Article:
So Much to Learn!

L. Dennis Burns

I told a friend at this year’s IPI Conference and Expo in Phoenix that I couldn’t believe how much I was learning.

The pace of technological innovation continues at breakneck speed, but even more fascinating is the creative application of these advancements in parking management and sustainable transportation initiatives. Seattle, San Francisco, New York City, Los Angeles, and Washington, D.C., are all pursuing advanced programs that could redefine parking’s relationship with technology and our interaction with larger transportation and environmental disciplines. Somewhat ironically, despite the cutting-edge technologies and creative system design and integration, the basic elements of communication, customer service, and effective program management continue to be core issues that need to be addressed.

The innovation and product development of an increasingly diverse set of vendors and suppliers was really eye-opening. New products and services (not to mention professional colleagues) from around the globe were some of the most exciting elements of this year’s conference for me.

Equally impressive were the advancements in mid-sized municipal programs. At the top of this list are Michael Klein’s innovative program in Albany, the incredible turnaround of the Cedar Rapids parking program (now known as “Park Cedar Rapids,” led by Vanessa Rogers and Jon Rouse) following the devastating floods of 2008, and the City of Lincoln’s strong and steady progress in going from “Good to Great” under Ken Smith’s leadership. These programs show the depth and penetration of the industry’s progress.

Another key area changing how we are perceived is facility design: parking being “better integrated into the urban form” and designed with sustainability and economic development in mind. A great way to stay abreast of the innovation and industry advancement in these areas is the IPI Awards of Excellence program. Look for more on this year’s winners in the July issue of The Parking Professional.

One final note: The selection of Rachel Yoka as IPI’s Parking Professional of the Year was the perfect choice! Congratulations, Rachel!

The Importance of a Good Industry Education

Brett Wood

Just last year, I started working to earn my Certified Administrator of Public Parking (CAPP) designation through IPI. I have two degrees in civil engineering and professional engineering registrations in a couple of states, but throughout years of arduous years of study and training, the closest my classmates and I came to learning about parking was some coursework on the design of a surface parking facility. Very few universities or programs teach parking as a discipline.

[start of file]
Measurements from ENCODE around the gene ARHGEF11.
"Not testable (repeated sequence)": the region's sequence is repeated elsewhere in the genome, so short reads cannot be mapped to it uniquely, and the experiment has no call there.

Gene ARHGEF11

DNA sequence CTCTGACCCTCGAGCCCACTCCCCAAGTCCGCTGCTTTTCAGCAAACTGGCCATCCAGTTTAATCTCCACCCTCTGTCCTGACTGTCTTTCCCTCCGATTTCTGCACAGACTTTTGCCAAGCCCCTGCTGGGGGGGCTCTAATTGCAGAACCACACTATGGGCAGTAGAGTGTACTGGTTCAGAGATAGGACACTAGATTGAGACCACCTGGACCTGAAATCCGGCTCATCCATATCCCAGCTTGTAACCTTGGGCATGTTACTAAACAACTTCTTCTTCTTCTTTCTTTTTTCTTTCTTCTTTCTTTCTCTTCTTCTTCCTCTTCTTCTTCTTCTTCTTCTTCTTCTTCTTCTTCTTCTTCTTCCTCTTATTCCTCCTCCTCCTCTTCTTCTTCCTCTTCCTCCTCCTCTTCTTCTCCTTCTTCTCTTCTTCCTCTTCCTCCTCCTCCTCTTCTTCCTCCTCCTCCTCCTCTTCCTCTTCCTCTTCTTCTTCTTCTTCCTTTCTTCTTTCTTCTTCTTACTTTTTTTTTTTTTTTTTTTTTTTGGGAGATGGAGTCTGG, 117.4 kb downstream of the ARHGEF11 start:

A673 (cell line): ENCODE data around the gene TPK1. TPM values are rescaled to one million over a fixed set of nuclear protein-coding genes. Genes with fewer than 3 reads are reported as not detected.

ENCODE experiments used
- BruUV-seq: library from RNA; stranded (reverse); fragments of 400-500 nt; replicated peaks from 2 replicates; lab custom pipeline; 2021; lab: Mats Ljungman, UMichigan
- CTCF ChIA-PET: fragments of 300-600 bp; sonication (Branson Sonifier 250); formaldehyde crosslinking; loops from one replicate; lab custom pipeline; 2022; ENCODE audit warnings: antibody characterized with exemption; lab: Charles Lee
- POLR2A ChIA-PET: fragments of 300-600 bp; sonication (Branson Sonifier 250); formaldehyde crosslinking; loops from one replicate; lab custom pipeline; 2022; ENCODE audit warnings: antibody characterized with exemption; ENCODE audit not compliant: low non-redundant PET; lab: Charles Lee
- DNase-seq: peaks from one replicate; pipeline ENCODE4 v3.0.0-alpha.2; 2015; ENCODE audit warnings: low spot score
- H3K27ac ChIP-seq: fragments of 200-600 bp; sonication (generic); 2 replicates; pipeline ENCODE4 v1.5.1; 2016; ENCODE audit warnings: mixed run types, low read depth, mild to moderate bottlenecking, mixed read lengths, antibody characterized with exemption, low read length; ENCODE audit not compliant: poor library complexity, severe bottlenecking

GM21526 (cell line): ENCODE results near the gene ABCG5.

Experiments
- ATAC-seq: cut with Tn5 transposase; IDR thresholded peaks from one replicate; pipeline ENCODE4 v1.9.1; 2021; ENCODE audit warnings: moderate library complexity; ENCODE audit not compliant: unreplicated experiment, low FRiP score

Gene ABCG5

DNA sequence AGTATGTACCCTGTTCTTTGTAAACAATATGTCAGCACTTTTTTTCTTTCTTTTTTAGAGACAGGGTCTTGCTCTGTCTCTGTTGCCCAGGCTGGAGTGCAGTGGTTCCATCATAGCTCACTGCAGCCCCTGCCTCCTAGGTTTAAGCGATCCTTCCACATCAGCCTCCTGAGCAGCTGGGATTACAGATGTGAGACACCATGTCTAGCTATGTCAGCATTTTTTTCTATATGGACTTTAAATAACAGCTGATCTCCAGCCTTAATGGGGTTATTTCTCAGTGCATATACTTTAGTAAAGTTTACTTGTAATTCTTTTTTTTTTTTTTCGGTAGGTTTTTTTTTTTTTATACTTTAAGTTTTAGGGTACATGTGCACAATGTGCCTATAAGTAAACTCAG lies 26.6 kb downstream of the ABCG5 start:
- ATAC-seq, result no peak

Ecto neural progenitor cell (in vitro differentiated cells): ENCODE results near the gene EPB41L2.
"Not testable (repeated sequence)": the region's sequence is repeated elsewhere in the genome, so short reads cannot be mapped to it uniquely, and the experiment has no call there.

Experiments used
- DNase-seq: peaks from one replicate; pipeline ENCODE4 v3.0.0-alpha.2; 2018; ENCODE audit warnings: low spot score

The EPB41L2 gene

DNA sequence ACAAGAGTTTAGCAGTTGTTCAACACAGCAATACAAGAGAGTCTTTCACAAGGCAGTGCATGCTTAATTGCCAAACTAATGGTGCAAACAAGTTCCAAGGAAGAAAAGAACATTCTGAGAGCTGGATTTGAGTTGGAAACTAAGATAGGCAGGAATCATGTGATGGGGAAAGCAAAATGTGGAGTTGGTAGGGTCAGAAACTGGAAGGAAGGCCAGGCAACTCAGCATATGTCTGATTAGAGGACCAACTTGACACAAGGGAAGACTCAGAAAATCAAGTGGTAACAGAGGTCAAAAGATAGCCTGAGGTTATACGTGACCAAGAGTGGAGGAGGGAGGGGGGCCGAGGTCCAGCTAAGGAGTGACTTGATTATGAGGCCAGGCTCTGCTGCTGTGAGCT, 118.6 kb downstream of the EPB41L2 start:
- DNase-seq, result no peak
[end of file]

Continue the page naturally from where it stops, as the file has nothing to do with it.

Next time you get in a room of parking professionals, ask, “How did you get into parking?” I bet their various backgrounds range from business to transportation, design to policy, and everything in between. A lot of our industry leaders are self-made and self-taught. Many of them began as cashiers or operations staff and worked their way into parking management, and this background provides them with a strong knowledge of the industry. Thankfully, IPI recognizes this and uses their expertise to drive the CAPP program. These innovators are the same people who are leading the training in the classroom.

More importantly, the next round of parking innovators is sitting in the audience. While I have found great value in the materials presented in the CAPP class, my greatest takeaway has been the network of people I have met there and the knowledge I extract from them. These folks include a wide spectrum of public operators, private operators, municipal managers, airport parking managers, university parking and transportation directors, equipment manufacturers, and consultants. This broad cross-section provides a much more well-rounded experience for me and all CAPP candidates.

If you are considering the program, ask a CAPP candidate or graduate about the importance of a good education. You’ll invest both time and money in CAPP for sure, but my recommendation is to jump in feet first. The knowledge and network you develop may very well send you to the head of the class in your program and our industry.